It’s no secret businesses in Calgary are struggling. Both employers and employees have been dealt a series of tough hands.
A full 7,214 businesses closed their doors in Calgary in 2016. The good news is Calgary’s entrepreneurial spirit lives on as 7,376 new business licences were issued in the city, showing Calgarians might be taking advantage of recession-spurred available labour and reduced costs to attempt to make a go at something new.
The decline of downtown businesses meant a significant shifted burden onto suburban businesses, which the mayor indicated will see “kind of shocking tax increases.”
Though the city’s residential property tax freeze was welcomed by residents – many of whom saw property tax increases anyway – businesses were still left struggling. Luckily for residential and business property taxpayers alike, it’s an election year!
In late January, the City of Calgary approved a tax rebate plan to cap non-residential property tax rate increases (for businesses) at five per cent.
When the city approved the program, Calgary Mayor Naheed Nenshi declared Calgary is “open for business!”
The one-time-only program cost $45 million which was taken from the city’s fiscal reserves. At this point, those reserves are being drawn down quite a bit, but arguably, the city was stashing away too much in savings, thanks to overly high property taxes over the course of several years.
The tax rebate is unquestionably a welcome measure. But the rebate is temporary – a one-time solution that will aid businesses this year only – and it still amounts to a five per cent increase at a time when many businesses are struggling just to stay afloat.
The irony of it all is that while Mayor Nenshi declares Calgary “open for business” with this one-time rebate, he is at the same time continuing to ask the provincial government for increased tax powers that could make Calgary a more expensive place to do business.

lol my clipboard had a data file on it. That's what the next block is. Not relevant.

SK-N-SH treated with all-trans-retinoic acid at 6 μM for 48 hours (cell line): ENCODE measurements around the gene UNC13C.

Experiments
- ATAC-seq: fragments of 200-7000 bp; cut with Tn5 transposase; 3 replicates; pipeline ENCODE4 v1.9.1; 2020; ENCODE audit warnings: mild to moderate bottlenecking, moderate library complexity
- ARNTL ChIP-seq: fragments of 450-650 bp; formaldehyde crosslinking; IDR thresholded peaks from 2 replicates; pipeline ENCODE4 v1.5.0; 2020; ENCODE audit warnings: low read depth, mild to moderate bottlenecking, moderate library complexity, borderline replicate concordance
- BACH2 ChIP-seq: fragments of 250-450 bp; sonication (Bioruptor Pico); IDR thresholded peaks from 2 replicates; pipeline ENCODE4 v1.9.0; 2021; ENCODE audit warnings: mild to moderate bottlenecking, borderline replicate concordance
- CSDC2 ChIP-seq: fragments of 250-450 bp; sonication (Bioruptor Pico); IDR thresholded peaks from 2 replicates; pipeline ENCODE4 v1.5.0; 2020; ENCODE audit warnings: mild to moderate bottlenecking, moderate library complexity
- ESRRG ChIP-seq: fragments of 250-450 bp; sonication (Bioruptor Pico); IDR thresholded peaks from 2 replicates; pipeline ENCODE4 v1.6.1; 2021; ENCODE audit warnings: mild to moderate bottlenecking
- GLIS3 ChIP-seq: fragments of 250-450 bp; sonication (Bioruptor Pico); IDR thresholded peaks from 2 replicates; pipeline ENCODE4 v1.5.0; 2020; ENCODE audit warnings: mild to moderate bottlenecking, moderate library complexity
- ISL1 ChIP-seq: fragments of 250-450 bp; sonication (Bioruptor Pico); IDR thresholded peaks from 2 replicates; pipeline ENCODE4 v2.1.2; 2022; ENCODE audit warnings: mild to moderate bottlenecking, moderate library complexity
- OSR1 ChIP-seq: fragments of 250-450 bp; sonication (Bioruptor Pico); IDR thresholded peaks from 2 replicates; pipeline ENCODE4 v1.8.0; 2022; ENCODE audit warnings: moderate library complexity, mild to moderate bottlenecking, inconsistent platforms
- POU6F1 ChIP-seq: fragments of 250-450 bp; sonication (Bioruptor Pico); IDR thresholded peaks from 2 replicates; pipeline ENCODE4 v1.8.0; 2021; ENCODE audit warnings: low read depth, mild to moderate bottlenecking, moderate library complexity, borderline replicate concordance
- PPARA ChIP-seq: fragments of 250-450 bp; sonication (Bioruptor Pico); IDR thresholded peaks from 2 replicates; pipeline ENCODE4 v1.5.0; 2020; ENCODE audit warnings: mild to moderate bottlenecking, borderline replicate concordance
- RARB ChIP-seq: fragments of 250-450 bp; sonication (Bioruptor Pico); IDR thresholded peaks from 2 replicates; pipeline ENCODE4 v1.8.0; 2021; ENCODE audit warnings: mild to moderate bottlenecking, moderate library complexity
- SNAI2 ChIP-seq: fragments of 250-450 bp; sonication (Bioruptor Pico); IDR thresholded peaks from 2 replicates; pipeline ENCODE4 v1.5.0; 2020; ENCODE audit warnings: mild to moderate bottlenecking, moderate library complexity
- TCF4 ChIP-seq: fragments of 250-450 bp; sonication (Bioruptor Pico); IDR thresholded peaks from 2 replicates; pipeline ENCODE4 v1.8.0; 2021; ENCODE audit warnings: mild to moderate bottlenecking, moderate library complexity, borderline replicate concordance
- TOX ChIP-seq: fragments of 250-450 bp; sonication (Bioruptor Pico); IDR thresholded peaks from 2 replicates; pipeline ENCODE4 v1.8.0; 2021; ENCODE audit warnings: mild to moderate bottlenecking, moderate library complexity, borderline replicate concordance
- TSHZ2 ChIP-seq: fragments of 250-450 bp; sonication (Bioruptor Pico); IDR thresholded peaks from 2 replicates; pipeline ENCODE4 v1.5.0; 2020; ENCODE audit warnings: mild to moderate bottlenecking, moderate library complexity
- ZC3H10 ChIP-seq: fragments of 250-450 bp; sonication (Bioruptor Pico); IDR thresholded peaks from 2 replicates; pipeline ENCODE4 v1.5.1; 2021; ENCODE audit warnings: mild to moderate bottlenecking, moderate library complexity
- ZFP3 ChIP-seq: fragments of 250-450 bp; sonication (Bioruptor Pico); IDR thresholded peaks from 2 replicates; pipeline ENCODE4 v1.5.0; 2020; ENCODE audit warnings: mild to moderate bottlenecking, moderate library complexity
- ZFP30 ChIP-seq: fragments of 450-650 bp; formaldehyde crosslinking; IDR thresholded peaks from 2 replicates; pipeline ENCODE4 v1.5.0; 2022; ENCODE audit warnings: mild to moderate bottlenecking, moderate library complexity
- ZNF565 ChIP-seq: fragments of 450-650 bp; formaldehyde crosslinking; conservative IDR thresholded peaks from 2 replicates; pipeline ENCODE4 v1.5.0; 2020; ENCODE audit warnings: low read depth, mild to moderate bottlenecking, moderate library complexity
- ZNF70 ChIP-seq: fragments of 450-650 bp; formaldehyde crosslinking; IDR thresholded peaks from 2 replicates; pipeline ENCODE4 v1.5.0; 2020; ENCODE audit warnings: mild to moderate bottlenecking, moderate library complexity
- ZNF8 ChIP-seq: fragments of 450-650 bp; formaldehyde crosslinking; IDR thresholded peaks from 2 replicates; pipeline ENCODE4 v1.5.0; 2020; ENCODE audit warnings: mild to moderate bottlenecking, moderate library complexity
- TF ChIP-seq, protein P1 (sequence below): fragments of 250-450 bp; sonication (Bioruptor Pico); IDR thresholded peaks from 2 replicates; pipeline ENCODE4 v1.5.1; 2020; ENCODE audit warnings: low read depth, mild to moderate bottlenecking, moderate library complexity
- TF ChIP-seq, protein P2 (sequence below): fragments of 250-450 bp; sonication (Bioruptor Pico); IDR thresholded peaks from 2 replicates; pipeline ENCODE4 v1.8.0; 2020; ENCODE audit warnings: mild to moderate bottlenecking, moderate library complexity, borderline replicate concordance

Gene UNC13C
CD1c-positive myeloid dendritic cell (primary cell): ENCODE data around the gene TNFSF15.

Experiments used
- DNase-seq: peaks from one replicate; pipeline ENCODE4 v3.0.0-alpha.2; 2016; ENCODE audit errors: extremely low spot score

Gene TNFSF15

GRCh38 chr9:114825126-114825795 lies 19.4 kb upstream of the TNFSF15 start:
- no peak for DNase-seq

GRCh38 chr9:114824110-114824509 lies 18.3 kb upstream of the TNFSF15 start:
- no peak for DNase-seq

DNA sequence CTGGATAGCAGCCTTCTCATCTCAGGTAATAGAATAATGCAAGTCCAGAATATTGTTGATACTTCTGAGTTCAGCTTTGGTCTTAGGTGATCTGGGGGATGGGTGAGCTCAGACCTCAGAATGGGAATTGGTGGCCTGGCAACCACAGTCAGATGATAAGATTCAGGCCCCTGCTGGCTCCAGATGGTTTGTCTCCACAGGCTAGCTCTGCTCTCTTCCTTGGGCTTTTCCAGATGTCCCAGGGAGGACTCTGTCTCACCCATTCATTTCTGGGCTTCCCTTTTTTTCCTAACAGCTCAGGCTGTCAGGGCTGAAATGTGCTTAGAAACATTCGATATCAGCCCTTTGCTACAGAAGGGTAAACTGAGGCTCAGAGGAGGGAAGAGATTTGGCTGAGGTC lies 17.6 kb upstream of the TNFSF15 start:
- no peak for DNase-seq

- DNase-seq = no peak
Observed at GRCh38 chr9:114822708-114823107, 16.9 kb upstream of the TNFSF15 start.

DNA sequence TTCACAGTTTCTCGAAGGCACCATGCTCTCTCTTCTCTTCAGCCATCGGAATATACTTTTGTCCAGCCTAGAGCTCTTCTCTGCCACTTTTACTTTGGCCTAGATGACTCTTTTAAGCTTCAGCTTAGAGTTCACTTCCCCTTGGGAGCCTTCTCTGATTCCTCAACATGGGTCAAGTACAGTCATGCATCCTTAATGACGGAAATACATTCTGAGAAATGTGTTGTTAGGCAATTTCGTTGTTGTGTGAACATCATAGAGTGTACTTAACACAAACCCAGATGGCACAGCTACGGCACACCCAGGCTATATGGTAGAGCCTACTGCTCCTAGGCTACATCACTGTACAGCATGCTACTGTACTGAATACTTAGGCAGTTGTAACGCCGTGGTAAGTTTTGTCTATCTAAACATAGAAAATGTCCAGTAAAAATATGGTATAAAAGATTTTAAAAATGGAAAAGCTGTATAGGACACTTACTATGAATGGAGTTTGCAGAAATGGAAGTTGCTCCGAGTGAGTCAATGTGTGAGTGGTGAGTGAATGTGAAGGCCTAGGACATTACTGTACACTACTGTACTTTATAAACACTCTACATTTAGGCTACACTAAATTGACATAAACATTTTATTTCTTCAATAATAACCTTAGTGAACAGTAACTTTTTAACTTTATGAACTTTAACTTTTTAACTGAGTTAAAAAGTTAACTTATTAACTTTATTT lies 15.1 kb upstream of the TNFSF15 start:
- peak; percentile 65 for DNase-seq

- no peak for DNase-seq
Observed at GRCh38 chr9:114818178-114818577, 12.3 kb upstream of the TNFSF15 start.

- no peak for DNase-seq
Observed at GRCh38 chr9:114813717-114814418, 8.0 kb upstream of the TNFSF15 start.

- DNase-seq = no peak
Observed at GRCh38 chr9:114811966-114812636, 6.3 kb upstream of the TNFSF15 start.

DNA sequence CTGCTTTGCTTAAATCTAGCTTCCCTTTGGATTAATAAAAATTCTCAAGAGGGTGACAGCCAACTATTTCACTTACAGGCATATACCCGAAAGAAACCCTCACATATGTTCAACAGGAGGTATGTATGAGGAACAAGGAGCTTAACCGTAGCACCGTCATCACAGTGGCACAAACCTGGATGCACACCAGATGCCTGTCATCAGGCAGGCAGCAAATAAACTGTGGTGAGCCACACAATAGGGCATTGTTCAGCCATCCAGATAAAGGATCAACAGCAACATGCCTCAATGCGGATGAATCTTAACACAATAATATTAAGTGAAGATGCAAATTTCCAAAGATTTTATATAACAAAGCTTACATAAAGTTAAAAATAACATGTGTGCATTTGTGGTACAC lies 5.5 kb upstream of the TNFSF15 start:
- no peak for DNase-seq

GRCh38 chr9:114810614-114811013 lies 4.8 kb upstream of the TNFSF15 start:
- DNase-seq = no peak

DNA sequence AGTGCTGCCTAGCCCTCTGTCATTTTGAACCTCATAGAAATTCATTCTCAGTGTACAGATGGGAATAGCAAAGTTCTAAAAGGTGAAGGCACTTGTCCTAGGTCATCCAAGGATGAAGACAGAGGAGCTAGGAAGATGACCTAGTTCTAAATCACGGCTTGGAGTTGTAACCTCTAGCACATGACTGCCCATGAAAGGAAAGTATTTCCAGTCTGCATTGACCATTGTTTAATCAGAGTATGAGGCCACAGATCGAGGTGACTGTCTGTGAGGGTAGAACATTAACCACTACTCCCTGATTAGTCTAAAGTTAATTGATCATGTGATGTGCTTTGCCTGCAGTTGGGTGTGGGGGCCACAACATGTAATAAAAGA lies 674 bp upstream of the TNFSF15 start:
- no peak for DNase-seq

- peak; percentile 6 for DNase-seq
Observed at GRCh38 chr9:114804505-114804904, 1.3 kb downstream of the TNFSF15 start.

As finance minister, Joe Ceci has overseen the imposition of the province’s multibillion-dollar carbon tax, a 20 per cent business tax hike, an income tax hike, a train fuel tax hike and beer tax hikes. Now he has taken over the city charters file for the provincial government. It would be unsurprising to find business owners shaking in their boots.
Nothing screams “open for business” like new taxes, right?
The city’s business rebate was good, but it didn’t address the problem: city spending. According to the Canadian Federation of Independent Business, the City of Calgary increased real operating spending by 66 per cent over 10 years, while population growth only increased by 28 per cent.
Through these tough times, the city has found some “efficiencies” such as mowing low-use play fields a little less and slightly reducing the growth in Calgary Transit hours, but businesses have been forced to make actual tough decisions to lay off employees or reduce pay and hours to stay afloat – while their taxes have increased.
It’s time for the mayor to rub the dollar signs from his eyes and halt his ask for new tax powers. Instead, city council should get with reality and offer long-term tax relief by making meaningful spending reductions. Then they can say with confidence that Calgary truly is open for business.
Paige MacPherson is Alberta director of the Canadian Taxpayers Federation.